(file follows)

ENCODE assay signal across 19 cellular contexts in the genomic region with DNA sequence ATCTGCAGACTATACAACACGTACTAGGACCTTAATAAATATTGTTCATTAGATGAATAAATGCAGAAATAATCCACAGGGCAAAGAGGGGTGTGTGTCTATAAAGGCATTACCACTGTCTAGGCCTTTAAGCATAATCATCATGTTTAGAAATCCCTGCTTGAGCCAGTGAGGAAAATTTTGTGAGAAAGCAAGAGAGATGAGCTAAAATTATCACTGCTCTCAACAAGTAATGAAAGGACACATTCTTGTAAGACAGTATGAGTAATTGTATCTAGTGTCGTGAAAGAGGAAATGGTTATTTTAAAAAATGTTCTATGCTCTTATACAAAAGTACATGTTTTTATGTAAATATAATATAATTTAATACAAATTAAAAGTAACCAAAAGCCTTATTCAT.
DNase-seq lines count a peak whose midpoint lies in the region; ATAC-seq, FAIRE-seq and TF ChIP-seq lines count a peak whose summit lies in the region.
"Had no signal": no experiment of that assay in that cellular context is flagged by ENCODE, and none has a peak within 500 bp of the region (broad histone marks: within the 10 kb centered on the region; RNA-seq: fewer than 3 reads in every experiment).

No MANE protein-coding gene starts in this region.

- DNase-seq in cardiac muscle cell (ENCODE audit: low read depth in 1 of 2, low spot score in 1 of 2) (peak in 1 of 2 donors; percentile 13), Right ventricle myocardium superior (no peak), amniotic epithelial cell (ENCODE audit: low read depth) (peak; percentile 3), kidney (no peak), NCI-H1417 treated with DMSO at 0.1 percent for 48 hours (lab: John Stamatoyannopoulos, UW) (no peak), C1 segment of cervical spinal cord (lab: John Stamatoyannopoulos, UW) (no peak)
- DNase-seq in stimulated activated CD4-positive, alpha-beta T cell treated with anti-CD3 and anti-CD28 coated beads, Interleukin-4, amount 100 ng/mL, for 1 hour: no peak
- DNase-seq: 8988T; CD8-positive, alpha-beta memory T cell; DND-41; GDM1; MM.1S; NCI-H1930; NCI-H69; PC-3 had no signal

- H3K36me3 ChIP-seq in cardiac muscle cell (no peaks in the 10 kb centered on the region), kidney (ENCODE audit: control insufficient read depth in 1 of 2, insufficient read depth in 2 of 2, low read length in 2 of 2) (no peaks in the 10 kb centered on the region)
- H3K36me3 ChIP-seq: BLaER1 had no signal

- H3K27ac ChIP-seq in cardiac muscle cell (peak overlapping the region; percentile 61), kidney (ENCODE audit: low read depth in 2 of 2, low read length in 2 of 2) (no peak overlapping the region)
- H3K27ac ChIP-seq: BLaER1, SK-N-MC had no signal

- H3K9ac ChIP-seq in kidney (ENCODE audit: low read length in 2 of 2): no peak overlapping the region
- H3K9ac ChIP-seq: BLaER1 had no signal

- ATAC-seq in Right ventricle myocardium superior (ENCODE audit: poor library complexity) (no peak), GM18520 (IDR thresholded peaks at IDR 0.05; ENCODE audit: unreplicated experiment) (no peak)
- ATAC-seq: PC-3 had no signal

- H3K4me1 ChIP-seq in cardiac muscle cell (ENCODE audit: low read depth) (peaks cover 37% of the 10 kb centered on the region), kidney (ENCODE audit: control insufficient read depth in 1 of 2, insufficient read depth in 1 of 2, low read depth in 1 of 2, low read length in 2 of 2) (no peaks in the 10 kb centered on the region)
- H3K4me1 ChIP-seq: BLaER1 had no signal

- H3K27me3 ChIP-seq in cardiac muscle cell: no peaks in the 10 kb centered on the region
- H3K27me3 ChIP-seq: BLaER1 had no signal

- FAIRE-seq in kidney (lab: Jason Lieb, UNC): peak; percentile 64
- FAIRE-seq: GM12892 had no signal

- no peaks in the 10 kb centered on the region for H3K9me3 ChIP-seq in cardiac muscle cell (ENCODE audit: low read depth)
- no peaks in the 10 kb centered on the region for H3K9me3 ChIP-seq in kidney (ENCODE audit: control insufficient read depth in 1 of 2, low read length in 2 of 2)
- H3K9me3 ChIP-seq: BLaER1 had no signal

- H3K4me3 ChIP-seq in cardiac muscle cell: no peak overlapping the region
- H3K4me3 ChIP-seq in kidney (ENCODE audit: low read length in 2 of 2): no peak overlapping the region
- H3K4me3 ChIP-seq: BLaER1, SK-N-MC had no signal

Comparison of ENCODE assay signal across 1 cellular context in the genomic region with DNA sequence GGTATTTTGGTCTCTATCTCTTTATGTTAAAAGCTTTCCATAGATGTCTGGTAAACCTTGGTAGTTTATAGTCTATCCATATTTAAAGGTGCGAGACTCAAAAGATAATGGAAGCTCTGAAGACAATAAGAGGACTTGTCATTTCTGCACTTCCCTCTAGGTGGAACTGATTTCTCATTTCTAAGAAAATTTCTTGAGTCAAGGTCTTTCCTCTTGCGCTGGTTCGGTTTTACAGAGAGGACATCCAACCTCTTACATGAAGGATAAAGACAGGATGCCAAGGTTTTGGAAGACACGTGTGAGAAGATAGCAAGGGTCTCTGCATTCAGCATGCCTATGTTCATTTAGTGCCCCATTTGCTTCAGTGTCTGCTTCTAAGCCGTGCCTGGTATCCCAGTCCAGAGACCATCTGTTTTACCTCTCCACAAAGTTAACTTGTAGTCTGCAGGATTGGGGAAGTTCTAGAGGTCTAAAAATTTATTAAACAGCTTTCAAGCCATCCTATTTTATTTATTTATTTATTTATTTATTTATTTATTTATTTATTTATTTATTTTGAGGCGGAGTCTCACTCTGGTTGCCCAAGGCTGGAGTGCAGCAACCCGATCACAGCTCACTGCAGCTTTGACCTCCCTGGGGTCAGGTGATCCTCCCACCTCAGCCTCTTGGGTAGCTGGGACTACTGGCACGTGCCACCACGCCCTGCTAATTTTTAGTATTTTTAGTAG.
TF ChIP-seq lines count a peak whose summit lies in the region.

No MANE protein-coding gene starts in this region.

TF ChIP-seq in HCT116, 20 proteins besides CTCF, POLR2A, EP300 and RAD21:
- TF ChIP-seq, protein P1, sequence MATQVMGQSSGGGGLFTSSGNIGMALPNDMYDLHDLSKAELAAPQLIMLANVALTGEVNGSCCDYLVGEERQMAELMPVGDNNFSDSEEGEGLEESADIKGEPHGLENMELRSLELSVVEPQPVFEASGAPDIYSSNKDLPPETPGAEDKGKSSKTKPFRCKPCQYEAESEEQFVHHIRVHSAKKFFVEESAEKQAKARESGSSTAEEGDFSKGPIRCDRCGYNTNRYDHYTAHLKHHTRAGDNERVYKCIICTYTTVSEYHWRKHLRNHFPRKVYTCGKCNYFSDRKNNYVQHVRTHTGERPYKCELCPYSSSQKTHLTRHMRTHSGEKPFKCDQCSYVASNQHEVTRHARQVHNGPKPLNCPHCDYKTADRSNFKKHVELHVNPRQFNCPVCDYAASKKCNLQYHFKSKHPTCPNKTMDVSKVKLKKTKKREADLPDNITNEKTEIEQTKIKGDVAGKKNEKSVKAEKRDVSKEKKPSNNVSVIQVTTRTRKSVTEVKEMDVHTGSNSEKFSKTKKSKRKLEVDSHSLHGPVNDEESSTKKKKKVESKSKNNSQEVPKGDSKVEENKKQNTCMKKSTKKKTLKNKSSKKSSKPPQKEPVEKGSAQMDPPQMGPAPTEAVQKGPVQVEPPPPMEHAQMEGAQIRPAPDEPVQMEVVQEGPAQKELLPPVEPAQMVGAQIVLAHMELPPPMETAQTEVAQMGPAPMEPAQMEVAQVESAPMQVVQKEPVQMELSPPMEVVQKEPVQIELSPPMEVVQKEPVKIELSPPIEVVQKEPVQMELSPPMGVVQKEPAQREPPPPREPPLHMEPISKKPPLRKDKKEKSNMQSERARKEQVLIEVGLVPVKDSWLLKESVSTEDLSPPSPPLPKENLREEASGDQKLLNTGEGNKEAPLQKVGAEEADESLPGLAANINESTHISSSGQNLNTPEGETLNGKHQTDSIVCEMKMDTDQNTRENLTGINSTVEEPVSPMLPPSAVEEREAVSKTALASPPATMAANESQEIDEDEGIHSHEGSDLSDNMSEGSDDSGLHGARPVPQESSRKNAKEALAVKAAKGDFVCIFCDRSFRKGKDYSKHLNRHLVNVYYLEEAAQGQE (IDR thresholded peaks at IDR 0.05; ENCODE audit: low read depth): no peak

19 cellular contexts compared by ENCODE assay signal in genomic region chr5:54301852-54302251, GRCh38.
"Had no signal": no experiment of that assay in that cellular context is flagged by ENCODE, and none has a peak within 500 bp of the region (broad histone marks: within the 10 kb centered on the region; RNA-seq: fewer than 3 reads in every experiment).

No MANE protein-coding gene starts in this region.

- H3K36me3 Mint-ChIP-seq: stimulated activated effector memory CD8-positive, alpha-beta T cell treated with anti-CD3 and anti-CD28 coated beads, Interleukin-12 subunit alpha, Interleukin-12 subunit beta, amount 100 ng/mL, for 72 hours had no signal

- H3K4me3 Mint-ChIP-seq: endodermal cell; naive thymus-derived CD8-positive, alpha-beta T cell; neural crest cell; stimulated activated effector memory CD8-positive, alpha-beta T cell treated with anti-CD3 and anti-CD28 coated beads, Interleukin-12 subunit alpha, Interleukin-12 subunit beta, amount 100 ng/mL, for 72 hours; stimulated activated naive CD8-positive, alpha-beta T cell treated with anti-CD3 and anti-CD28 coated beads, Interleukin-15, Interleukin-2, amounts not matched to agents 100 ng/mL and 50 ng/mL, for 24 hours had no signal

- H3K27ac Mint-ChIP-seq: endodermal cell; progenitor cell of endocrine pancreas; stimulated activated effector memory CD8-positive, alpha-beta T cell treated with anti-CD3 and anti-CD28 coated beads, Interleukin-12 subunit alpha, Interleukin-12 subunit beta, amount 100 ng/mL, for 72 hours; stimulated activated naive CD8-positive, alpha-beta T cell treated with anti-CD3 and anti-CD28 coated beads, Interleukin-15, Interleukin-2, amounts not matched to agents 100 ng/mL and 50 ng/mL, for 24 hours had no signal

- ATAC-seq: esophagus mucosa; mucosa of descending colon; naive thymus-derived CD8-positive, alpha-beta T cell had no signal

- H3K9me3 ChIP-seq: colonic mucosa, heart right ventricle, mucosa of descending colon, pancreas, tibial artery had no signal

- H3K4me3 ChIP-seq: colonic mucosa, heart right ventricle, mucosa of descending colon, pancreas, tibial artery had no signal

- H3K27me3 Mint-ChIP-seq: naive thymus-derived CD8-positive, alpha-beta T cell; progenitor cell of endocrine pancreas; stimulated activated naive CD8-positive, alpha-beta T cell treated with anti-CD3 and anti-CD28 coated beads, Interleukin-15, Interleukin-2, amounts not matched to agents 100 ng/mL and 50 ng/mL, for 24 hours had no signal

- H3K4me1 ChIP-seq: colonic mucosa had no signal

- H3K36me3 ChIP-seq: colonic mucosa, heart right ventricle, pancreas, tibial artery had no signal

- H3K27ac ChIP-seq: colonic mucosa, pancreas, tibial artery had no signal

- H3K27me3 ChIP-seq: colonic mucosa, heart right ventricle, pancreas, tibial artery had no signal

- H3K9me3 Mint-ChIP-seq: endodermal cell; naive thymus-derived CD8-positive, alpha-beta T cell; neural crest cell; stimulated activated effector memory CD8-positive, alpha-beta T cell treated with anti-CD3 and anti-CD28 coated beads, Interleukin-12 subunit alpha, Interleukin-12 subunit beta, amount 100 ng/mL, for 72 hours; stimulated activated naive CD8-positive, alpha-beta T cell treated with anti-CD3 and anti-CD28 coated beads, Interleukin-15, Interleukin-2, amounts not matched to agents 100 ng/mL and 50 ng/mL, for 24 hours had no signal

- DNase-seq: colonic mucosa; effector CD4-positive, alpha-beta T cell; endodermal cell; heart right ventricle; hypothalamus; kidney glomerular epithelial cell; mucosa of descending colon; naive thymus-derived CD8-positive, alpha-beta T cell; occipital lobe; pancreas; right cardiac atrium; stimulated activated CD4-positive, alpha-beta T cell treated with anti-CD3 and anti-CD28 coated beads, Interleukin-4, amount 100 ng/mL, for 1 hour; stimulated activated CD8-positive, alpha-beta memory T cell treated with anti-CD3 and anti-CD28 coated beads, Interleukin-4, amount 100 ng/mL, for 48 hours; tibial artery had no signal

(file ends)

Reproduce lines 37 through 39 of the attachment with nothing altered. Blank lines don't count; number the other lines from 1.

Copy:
- H3K4me3 Mint-ChIP-seq: endodermal cell; naive thymus-derived CD8-positive, alpha-beta T cell; neural crest cell; stimulated activated effector memory CD8-positive, alpha-beta T cell treated with anti-CD3 and anti-CD28 coated beads, Interleukin-12 subunit alpha, Interleukin-12 subunit beta, amount 100 ng/mL, for 72 hours; stimulated activated naive CD8-positive, alpha-beta T cell treated with anti-CD3 and anti-CD28 coated beads, Interleukin-15, Interleukin-2, amounts not matched to agents 100 ng/mL and 50 ng/mL, for 24 hours had no signal

- H3K27ac Mint-ChIP-seq: endodermal cell; progenitor cell of endocrine pancreas; stimulated activated effector memory CD8-positive, alpha-beta T cell treated with anti-CD3 and anti-CD28 coated beads, Interleukin-12 subunit alpha, Interleukin-12 subunit beta, amount 100 ng/mL, for 72 hours; stimulated activated naive CD8-positive, alpha-beta T cell treated with anti-CD3 and anti-CD28 coated beads, Interleukin-15, Interleukin-2, amounts not matched to agents 100 ng/mL and 50 ng/mL, for 24 hours had no signal

- ATAC-seq: esophagus mucosa; mucosa of descending colon; naive thymus-derived CD8-positive, alpha-beta T cell had no signal